A Busy Summer in Brussels
Published: July 22, 2020
Despite the COVID-19 crisis, the European Union is trying to keep on track with its 2020 Work Programme (WP 2020), which lists the legislative and non-legislative initiatives to be proposed by the end of the year. And INTA is following every step of the way to watch out for trademark owners’ interests.
There are several ongoing initiatives in the areas of consumer protection, e-commerce, artificial intelligence (AI), and design protection reform that are having an impact on intellectual property (IP) in general, and the fight against counterfeiting in particular.
Here, we provide a progress update on a few of the WP 2020 initiatives that are relevant to brand owners where INTA is actively engaged:
Digital Services Act—A New Intermediary Liability Regime?
Public consultation on the Digital Services Act (DSA) opened in June and remains open through September 2, 2020. Announced as early as July 2019 by European Commission President Ursula von der Leyen in her political guidelines, the DSA will aim at updating the current 2000/31 e-commerce Directive, notably on the sensitive issue of online intermediaries’ liability for illegal content or goods (such as counterfeits) “hosted” online.
INTA actions: In order to provide input to the EU public consultation, INTA is setting up a task force of members from the Anticounterfeiting, Internet, and Enforcement Committees to look at our own best practices (as well as parallel U.S. initiatives) and how they can be adapted to fit the DSA.
Next steps: A public consultation to receive input from stakeholders is ongoing until September 8. Then, the Commission will analyze the input received and hold targeted workshops on specific issues. A legislative proposal was expected by the end of 2020 but, given the delay due to the COVID-19 crisis, it could be postponed to 2021.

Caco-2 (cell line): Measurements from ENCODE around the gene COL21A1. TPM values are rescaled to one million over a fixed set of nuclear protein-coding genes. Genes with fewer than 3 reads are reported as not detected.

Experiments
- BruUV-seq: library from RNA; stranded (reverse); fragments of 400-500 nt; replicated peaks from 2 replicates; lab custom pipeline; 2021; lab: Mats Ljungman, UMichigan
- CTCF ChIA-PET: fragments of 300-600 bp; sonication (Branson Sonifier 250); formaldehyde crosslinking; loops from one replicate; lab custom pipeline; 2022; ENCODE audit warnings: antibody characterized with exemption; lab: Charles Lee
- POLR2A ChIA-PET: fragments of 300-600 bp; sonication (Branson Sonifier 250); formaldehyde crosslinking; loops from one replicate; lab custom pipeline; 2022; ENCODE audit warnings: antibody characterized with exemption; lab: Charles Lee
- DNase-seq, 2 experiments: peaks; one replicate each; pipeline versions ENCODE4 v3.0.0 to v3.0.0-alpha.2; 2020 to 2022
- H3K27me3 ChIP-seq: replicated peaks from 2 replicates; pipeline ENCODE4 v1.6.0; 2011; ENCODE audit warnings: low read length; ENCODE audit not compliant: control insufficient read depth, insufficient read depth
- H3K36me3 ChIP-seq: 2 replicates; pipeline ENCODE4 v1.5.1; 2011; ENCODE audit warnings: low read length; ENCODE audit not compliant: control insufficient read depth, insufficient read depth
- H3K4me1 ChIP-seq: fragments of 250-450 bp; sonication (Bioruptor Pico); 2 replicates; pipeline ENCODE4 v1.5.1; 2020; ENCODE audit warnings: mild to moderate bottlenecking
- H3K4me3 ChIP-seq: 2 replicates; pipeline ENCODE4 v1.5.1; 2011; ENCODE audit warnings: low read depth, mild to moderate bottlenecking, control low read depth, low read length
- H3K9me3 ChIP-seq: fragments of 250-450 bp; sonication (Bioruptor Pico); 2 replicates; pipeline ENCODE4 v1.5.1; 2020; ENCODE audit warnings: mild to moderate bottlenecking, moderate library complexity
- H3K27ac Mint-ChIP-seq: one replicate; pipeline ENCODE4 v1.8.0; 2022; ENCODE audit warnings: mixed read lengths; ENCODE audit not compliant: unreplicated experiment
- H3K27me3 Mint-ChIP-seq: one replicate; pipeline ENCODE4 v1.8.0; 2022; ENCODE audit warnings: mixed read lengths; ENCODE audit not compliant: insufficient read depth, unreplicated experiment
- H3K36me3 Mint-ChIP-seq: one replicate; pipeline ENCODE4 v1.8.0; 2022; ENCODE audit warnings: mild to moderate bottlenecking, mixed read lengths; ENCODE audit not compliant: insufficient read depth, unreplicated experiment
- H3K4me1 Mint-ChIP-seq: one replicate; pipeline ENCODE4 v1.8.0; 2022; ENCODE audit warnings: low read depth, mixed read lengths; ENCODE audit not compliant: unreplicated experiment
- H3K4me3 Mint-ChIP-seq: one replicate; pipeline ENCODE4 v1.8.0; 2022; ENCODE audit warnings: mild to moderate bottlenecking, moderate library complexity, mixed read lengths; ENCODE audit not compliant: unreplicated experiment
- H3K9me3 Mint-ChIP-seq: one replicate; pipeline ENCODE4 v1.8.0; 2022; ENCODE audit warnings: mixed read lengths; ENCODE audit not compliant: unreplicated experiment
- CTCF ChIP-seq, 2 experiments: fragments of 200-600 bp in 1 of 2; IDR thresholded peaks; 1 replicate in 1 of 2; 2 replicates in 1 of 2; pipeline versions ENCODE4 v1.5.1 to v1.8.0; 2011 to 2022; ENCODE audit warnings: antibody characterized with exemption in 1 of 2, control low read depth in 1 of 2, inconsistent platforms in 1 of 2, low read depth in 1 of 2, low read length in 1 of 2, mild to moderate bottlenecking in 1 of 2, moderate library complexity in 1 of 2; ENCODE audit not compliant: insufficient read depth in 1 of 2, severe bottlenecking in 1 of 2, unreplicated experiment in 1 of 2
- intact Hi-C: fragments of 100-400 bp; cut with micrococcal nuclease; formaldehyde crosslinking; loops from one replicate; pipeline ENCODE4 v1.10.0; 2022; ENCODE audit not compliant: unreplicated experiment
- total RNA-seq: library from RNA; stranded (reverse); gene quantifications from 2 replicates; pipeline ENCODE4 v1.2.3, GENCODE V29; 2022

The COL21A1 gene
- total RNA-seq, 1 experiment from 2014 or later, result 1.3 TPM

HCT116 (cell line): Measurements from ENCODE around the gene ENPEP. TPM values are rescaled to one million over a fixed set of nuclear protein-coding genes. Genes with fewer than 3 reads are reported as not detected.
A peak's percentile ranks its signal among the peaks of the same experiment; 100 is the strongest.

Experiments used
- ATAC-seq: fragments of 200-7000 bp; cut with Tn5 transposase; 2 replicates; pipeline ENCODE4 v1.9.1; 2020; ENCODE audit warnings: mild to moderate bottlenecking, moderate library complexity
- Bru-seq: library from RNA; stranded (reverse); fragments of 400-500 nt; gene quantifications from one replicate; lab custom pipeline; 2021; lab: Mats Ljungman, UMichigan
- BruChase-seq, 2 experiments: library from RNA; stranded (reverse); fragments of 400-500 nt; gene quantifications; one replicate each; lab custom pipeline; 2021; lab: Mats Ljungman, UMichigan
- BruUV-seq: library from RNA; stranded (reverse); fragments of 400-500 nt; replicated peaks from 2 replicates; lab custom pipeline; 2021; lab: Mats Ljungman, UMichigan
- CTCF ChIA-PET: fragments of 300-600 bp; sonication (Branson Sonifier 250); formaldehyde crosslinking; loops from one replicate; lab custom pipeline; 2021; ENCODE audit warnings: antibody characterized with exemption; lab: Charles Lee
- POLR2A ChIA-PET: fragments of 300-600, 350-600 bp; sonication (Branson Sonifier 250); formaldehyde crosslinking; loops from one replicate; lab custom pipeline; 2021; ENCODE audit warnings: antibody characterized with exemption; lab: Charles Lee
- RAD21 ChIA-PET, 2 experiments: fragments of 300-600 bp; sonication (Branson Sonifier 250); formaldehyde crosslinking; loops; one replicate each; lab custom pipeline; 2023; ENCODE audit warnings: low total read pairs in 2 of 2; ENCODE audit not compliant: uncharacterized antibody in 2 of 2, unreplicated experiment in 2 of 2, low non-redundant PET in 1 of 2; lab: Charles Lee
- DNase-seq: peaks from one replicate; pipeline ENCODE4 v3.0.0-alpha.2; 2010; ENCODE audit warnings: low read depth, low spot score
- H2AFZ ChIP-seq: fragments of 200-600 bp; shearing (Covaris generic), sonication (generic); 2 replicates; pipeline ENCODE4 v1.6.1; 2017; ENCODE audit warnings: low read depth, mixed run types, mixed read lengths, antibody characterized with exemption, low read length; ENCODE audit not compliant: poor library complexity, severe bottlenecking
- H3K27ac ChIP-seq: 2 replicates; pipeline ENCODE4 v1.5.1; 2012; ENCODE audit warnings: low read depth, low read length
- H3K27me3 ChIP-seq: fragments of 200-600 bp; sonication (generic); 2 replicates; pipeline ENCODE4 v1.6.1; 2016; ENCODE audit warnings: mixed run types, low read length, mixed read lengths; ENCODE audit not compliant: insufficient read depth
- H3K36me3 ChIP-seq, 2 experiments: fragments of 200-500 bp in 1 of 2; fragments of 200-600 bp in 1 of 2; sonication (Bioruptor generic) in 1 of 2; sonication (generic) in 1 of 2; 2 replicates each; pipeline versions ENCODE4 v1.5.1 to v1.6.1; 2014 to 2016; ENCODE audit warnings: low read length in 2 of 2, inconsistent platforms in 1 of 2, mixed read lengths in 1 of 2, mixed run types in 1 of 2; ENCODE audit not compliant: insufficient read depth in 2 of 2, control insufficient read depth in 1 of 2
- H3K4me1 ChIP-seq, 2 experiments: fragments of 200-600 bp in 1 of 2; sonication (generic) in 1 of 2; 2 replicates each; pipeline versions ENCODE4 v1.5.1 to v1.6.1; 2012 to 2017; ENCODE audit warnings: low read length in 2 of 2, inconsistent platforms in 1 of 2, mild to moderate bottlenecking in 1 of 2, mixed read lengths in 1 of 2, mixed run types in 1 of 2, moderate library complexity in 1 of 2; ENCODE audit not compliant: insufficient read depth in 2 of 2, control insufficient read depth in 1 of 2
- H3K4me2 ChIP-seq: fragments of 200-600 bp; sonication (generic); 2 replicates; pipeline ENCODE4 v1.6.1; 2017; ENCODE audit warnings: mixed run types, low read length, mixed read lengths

New Consumer Agenda—An Opportunity to Include Anticounterfeiting as a Key Pillar of Consumer Protection?
As part of the WP 2020, the Commission is considering updating its consumer agenda, that is, the EU consumer strategy that lists priorities to protect EU consumers via legislative and non-legislative initiatives. Announced before the COVID-19 crisis, the new consumer agenda became even more necessary in light of it, with the aim to “look at the impact of the COVID19 pandemic on consumers and draw the lessons for the future consumer policy.” This could potentially include a review of the General Product Safety Directive (GPSD 2001/95/EC). This presents a unique opportunity to include the fight against counterfeiting as a pillar of this agenda, given the unsafe nature of counterfeits and the dangers they represent for EU consumers’ health and safety, as evidenced by the numerous reports of fake COVID-19‒related products, such as tests and masks.
INTA actions: The INTA Anticounterfeiting Committee is currently drafting comments on the Commission’s Roadmap and also on the ongoing public consultation forum, targeting both the agenda itself and the opportunity to review the GPSD. In parallel, INTA is working on the European Parliament’s non-legislative report: Addressing Product Safety in the Single Market. This report will provide the Parliament’s recommendations (non-mandatory) to the Commission on the upcoming agenda. INTA was able to include counterfeiting in the scope of the report via several amendments and is now working to have these adopted in the final report.
Next steps: The period for comments on the Roadmap ends on August 11, while the public consultation closes on October 6. The Commission intends to propose the new consumer agenda in 2021, which could then include a legislative proposal to review the GPSD. The final Parliament report will be adopted in November.
AI for Registration and Enforcement of IP Rights?
An EU AI strategy is one of President von der Leyen’s priorities laid out in her political guidelines. At this stage, IP is not part of the scope of the AI White Paper published last February by the Commission.